I changed Metros at Burjaman for Al Fahidi and became disoriented, walking several hot and sweaty hundreds of metres in the wrong direction until I recognised the shape of Burj Khalifa and turned around to go in the correct direction. I walked down Al Mankhool St passing dozens of Indians/Pakistanis/Bangladeshis/Sri Lankans, in fact all day I was surrounded by people from that region who were enjoying their day off from work. Many congregated on patches of grass by the roadside, anywhere that there was some shade and somewhere to sit. I passed two businesses that offering typing services and an internet cafe and I wondered how long those businesses will survive. At the roundabout at the end of Al Mankhool I was delighted to find Bastakia Quarter. This area was built-in the early 20th century as houses for the wealthy Iranian pearl and textile merchants.
I slowly wandered through the alleyways admiring the traditional architecture of courtyard homes with wind towers that draw cool air in as a natural cooling system.
As the allure of the alleyways pulled me into them I was reminded of this blog post.
I chatted in Spanish with an Argentine man who, by coincidence, works in my field and was amazed that I guessed the name of his company when he told me where he is based. He asked me about my travels in Argentina and gave me travel recommendations for my next trip there.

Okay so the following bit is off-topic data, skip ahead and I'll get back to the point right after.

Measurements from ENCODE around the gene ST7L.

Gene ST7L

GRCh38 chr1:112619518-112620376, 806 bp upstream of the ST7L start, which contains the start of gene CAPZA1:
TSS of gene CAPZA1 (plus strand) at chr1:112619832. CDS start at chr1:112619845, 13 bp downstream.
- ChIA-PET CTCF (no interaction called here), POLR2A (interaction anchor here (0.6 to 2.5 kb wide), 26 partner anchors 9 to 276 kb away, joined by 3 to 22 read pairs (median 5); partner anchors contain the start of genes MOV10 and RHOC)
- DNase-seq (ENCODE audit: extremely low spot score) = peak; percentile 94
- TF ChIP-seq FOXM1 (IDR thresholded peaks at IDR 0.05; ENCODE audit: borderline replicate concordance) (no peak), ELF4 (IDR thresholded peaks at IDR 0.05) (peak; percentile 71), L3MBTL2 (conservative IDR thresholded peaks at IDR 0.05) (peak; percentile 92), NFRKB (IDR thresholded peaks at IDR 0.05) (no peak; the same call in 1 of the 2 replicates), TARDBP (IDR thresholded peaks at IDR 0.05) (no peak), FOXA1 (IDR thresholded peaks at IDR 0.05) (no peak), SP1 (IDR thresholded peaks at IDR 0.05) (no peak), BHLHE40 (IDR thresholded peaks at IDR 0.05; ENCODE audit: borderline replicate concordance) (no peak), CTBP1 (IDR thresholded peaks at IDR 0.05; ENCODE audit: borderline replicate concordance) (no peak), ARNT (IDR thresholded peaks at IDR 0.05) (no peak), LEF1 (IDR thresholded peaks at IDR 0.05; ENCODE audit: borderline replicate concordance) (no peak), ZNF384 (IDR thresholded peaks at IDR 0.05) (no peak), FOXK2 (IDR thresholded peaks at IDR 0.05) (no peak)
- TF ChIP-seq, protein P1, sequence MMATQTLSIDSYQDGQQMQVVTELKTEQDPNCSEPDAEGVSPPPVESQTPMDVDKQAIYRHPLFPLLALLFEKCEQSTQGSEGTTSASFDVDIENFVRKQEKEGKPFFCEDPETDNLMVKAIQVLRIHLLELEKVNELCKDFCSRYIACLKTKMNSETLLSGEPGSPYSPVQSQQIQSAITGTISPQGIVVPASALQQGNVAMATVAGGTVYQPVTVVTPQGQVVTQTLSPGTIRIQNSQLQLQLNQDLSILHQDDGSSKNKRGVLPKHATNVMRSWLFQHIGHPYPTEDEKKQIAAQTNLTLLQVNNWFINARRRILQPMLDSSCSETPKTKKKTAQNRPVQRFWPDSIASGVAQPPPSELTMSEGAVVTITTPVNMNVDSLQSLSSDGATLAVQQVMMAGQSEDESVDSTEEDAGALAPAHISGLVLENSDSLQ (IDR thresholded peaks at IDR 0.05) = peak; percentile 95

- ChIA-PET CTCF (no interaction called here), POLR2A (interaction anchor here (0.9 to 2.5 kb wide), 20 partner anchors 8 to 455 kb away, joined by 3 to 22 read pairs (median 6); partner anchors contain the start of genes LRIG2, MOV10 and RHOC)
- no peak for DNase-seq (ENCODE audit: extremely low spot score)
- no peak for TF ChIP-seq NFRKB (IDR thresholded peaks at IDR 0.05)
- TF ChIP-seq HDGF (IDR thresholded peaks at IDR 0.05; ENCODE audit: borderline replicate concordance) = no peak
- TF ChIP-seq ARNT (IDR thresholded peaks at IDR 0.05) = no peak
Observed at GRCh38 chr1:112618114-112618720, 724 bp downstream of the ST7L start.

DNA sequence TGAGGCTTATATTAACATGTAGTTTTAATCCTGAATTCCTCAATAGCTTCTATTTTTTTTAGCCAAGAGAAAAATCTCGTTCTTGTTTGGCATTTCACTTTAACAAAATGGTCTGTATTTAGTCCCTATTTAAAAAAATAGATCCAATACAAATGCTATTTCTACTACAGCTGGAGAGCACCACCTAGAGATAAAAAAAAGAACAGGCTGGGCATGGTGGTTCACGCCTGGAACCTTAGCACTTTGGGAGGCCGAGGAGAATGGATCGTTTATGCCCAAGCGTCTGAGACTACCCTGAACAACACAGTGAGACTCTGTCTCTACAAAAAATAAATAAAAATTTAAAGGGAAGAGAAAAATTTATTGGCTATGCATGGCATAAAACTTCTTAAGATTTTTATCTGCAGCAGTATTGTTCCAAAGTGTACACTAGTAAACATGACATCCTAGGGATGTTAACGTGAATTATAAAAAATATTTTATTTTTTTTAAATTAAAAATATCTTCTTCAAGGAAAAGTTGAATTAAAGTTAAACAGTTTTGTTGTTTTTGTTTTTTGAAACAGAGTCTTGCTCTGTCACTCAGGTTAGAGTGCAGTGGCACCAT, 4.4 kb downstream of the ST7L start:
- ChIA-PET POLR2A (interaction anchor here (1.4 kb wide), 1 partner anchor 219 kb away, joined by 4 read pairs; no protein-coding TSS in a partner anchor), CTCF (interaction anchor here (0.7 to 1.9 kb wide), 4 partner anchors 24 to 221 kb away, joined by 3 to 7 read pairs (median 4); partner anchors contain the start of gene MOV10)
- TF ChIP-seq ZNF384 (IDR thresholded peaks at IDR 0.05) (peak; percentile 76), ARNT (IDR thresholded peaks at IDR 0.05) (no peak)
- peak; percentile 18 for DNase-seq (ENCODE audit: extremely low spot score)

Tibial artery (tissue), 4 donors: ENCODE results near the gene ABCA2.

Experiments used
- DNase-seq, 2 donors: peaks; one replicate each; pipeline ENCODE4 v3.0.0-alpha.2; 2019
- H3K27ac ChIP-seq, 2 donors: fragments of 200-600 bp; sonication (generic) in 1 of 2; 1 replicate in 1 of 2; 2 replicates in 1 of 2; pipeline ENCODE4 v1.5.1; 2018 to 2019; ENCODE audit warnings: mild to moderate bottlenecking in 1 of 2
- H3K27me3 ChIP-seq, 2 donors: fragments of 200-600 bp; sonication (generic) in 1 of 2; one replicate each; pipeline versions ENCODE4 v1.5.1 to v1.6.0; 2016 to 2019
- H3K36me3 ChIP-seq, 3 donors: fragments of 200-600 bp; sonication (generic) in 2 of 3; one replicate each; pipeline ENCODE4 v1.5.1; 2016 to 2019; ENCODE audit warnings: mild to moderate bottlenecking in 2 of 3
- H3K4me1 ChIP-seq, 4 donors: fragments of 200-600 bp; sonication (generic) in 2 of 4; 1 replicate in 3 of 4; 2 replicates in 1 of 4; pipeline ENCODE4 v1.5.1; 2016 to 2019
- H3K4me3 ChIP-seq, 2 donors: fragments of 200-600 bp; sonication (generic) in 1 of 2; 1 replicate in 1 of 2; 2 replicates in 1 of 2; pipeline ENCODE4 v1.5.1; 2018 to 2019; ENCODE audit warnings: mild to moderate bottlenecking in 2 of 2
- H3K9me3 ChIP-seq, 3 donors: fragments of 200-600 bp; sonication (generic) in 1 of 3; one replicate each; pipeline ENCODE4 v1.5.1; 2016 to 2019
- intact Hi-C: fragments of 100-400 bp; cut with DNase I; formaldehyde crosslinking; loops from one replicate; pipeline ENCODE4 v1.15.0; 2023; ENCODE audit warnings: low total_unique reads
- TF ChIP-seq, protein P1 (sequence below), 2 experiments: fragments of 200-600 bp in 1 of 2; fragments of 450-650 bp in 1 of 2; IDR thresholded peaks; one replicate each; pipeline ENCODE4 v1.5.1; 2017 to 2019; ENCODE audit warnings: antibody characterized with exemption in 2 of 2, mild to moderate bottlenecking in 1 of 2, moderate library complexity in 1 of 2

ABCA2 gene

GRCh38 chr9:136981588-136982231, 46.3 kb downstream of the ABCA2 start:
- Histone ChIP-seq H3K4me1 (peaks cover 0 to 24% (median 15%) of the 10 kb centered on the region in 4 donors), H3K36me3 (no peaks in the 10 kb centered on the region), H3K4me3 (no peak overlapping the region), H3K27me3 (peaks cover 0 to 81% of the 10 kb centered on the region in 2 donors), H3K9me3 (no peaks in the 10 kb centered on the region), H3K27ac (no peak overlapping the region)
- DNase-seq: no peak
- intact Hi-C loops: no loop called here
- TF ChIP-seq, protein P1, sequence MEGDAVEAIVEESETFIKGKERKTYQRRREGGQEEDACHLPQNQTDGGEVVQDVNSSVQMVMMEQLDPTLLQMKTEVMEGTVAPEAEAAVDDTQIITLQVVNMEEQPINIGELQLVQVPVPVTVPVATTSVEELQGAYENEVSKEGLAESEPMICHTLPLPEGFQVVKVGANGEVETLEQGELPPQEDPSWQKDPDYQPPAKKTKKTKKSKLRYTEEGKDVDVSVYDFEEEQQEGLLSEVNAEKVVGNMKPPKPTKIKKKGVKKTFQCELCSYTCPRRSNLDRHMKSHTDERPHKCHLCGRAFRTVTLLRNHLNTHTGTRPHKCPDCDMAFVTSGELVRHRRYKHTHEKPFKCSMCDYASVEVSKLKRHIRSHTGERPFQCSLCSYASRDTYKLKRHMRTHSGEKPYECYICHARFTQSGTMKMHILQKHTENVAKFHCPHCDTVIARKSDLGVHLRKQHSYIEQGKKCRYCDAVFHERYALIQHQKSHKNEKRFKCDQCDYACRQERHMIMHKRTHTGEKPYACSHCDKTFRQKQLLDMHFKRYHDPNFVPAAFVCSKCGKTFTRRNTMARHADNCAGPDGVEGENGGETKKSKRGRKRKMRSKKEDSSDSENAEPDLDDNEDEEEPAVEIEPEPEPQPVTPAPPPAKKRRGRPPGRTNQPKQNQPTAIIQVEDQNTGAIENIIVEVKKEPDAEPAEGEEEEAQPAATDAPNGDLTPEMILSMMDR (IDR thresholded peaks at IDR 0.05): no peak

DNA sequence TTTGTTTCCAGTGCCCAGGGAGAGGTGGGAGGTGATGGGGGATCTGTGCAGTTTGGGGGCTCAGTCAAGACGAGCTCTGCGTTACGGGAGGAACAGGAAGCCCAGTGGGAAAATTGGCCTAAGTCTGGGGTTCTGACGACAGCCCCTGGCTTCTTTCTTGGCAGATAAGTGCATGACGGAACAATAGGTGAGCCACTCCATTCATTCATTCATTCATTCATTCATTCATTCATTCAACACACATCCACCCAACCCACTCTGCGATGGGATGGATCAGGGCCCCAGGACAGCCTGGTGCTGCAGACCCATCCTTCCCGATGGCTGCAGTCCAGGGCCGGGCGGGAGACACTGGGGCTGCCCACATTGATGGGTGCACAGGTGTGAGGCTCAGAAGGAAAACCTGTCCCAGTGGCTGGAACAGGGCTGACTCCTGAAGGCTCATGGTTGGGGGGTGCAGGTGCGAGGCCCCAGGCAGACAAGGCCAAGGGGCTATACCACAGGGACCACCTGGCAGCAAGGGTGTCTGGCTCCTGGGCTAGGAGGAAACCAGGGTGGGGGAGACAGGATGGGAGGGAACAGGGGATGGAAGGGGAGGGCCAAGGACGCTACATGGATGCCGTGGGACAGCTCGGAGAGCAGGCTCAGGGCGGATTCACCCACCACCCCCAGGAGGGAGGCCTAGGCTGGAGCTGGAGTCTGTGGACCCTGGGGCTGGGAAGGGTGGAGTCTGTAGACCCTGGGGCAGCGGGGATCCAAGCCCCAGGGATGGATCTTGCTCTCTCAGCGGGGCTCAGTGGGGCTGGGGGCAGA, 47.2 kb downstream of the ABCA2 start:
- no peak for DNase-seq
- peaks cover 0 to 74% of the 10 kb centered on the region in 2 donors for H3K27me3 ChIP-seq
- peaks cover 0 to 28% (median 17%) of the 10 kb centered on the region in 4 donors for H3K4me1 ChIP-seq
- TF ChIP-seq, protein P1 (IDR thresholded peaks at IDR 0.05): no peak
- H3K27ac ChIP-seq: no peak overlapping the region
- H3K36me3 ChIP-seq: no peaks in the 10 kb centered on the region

I wandered through an artist’s studio and past the closed doors of museums of coins, stamps and other antiquities, past a mosque, and was lured into a shop by the promise of getting my children’s name written in beautiful Arabic calligraphy on traditional papyrus paper. I chatted with the proprietor who asked me to guess where he is from, to which I responded that I can’t do that without causing offence but he insisted so judging from his pale skin and features I guessed Iraq. He’s actually from the border of Iraq in southern Iran, which makes him Persian rather than Arab. I wrote my children’s names for him in English and Arabic and he was amazed that I know how to read and write Arabic. He then showed me how to beautify Arabic using calligraphy, producing lovely shapes that are far nicer than my neat, schoolgirl script. He shared with me his love of the Rubaiyat of Omar Khaiyam. I haven’t yet read it but I was tempted by the copy he had with miniatures by Persian artists and Farsi and English translations in it. I cried when he asked me about my children and he comforted me saying that there are times in our lives that are difficult.
As I waited patiently to take a photo of the sun playing on the mud-walls, two young fellows from Burkina Faso chatted with me in French. They wanted to know if I wanted them to photograph me. I have to admit that I didn’t trust them with my phone because they looked a bit shifty so I declined and still don’t have any photos of myself, which is actually fine by me. They wanted to know what Australia is like, which is of course an impossible question to answer because it’s an entire continent, but a reasonable question to ask.
This is already a long post so I will pause there and continue in my next post.
My other posts so far on this trip: